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Jean Murray

Jean Mildred Murray

September 29, 1923 - February 19, 2010

Jean Mildred Perrier-Adams-Murray died Feb. 19, 2010, in San Diego, Calif. Jean was born on Sept. 29, 1923, in the Washington town of McClary. She lived there with her mother, Bessie, and father, August (Gus) Perrier.
Her parents moved to Hood River, Ore., sometime in the late 1930s. They owned and operated the Paradise Gas and Grocery and the Paradise Motel, located on the corner of 13th and Oak streets for many years. Hood River was Jean’s hometown, where she grew up and graduated from Hood River High School.
The Paradise Motel had a very interesting attraction for not only the young children but all the population of the small community. Located in the middle of the large parking lot in the back of the cottages was a huge pond. Gus would place baby sturgeon in the pond and the children would love to come and see the monsters swimming around.
August also had another piece of history that he built down over the hill. Next to the Perrier Gas and Grocery was a handmade windmill that caught the stream coming off of the pond and it stood there for many years.
Bessie worked the business and Jean would clean the motel rooms with her younger brother, Eugene Raymond Perrier. August was the carpenter and could fix anything.
Music was always a center point in their lives and Jean followed her mother’s talent playing the piano. She continued her love of music for all the years to come.
Jean was a member of the Hood River High School band, playing the alto saxophone. She was also the first head majorette for Hood River High and performed with the band at halftimes and parades. She still had her baton today.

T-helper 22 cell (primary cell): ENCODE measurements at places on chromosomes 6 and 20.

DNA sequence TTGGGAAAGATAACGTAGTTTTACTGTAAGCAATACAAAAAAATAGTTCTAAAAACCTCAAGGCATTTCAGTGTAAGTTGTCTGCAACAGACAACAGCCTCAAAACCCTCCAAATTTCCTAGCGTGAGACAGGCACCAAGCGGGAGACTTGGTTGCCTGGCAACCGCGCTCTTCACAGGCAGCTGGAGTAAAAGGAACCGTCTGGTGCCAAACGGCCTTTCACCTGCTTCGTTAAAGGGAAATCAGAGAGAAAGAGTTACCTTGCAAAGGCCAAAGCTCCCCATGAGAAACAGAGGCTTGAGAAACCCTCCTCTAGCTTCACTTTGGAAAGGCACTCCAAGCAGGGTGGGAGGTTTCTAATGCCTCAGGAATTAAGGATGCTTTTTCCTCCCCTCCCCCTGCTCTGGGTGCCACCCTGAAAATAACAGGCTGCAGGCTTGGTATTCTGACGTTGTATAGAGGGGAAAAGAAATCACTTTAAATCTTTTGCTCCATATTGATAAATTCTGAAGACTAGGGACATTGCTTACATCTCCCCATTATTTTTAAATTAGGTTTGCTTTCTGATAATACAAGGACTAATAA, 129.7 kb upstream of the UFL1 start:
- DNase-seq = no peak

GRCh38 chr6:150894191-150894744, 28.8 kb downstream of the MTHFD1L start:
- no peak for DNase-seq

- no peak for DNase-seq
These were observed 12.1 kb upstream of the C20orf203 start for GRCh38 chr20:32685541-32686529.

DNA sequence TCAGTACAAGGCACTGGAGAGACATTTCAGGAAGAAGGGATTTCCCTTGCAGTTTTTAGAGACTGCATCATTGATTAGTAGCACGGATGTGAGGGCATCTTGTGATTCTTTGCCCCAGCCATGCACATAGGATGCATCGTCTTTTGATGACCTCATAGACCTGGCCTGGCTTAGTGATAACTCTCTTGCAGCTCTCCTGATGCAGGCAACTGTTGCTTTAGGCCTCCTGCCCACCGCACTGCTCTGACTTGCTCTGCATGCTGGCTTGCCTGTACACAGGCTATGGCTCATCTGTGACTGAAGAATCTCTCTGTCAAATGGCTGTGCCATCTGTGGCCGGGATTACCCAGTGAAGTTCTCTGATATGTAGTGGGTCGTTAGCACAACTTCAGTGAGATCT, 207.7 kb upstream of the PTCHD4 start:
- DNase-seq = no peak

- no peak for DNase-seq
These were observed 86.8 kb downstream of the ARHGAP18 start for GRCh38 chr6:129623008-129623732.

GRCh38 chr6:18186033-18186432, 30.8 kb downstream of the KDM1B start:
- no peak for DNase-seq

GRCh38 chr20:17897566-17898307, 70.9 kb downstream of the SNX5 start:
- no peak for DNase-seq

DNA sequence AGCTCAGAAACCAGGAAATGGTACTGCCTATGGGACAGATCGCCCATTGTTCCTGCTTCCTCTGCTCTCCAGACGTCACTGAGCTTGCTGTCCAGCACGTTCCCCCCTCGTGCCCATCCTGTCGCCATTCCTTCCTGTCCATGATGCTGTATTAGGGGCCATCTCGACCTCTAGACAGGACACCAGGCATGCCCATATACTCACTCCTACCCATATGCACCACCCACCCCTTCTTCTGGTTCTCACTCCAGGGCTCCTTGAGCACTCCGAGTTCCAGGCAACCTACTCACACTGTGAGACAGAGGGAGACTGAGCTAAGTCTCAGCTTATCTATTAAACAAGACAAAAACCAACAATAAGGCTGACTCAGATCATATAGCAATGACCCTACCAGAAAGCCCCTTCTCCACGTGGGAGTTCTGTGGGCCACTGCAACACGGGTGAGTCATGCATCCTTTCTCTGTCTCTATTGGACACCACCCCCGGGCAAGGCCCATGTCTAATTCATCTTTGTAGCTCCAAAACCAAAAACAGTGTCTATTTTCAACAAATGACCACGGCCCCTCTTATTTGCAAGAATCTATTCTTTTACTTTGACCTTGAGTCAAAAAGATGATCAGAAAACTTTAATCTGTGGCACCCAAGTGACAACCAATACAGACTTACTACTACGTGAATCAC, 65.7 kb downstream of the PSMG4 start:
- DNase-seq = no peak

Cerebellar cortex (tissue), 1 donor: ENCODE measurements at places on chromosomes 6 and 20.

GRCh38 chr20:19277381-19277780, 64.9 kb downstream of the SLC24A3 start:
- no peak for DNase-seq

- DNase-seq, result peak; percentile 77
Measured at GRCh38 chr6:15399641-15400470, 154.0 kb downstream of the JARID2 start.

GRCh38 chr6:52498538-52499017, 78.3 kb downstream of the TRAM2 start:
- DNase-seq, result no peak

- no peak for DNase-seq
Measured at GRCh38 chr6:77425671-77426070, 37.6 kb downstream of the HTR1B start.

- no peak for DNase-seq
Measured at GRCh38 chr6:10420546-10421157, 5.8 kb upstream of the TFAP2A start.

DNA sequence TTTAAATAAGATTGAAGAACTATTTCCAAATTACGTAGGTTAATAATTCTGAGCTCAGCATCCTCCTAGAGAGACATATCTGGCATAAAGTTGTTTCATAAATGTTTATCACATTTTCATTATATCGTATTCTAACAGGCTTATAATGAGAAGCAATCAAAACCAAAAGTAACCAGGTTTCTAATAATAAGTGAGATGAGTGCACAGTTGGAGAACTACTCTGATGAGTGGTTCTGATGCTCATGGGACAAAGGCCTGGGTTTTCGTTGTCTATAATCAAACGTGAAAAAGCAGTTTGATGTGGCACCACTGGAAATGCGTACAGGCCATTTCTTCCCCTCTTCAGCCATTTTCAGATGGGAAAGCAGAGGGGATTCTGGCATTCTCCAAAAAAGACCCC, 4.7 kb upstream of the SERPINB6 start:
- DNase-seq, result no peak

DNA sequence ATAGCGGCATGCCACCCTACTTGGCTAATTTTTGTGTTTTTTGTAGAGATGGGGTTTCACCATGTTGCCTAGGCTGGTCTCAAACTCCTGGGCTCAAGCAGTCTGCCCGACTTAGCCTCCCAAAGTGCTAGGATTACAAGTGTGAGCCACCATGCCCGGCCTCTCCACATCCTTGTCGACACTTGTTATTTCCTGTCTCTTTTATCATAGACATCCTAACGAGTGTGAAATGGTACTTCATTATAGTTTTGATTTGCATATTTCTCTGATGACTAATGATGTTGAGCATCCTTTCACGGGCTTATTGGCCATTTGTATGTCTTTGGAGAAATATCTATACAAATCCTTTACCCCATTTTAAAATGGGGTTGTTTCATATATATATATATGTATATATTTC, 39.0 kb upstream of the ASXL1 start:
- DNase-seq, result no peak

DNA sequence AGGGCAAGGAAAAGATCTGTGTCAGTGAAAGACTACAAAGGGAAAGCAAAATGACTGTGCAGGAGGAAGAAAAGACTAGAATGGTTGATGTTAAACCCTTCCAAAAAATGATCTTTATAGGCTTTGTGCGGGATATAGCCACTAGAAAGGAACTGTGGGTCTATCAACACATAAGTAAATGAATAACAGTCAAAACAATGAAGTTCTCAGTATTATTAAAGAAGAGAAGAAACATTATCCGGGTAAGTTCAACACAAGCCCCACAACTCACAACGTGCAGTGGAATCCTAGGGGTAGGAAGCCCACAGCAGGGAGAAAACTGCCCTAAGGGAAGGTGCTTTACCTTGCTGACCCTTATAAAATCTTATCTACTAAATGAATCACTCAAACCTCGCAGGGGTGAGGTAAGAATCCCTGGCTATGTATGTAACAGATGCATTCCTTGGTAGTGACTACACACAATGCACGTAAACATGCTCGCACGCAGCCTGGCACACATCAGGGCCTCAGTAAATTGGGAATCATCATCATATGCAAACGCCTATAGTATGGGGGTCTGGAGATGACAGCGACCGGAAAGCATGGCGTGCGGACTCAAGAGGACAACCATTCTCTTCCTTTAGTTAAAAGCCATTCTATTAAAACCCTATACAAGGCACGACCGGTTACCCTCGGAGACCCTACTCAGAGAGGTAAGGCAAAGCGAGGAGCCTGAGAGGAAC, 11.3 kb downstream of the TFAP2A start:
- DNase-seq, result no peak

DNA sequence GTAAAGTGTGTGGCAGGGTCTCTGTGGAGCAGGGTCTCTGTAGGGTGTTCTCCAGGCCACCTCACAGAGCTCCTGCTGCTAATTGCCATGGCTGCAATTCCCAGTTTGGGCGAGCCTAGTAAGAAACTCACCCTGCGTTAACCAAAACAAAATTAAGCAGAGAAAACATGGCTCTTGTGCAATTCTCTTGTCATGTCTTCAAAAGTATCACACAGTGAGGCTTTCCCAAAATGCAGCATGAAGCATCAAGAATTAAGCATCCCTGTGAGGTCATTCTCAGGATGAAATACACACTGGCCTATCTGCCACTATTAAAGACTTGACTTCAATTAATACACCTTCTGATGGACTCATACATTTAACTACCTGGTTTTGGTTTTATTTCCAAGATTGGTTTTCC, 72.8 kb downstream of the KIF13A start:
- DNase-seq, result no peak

She dated George Selder Adams, who was the boy next door — literally. He lived just down State Street. George’s parents also ran a business that was located on the corner of 13th and State streets, Hood River Laundry.
George’s parents, Freda and Art Adams, built the building and established the business. George and his folks ran the operation which began in the early years when the roads were only dirt, using a canvas-covered, horse-drawn wagon to pick up and deliver the laundry to their customers. The Hood River Laundry was an historical site and the building still sits there today.
George and Jean were married on Feb. 22, 1944, and soon after George was called into the U.S. Army Air Corps during World War II. So off they went to Madison, Wis., where he was stationed.
During this time their firstborn came into the world: Barbara Jean was born on Jan. 16, 1945. Soon after Barbara’s birth, George’s father passed away and the service allowed him to return to Hood River to take care of the family business. So they packed up and returned once more to Hood River.
Jean was busy raising her toddler when her next two children arrived: Peggy Louise on June 29, 1947, and Donald George, on May 1, 1952.
The memories of childhood were always very good. Life was an adventure. Never a dull moment. We all worked together either at the laundry or at home and thought it was nothing but normal. We worked as a team and it was always Work First; Play Second.
Jean was the one who planned all of the family entertainment. We loved the trips to the Oregon Coast and the campouts at Lost Lake and many others.
We particularly liked Green Point Reservoir where we would go for a weekend outing. Donald would always find an orange-and-brown “water dog” to bring home for his pet. Mom and Dad built many beautiful memories during those family campouts.
Although we all worked hard, we were well rewarded with great family fun and play. Jean and George were wonderful parents and taught us much. They always made us feel safe and protected and loved unconditionally.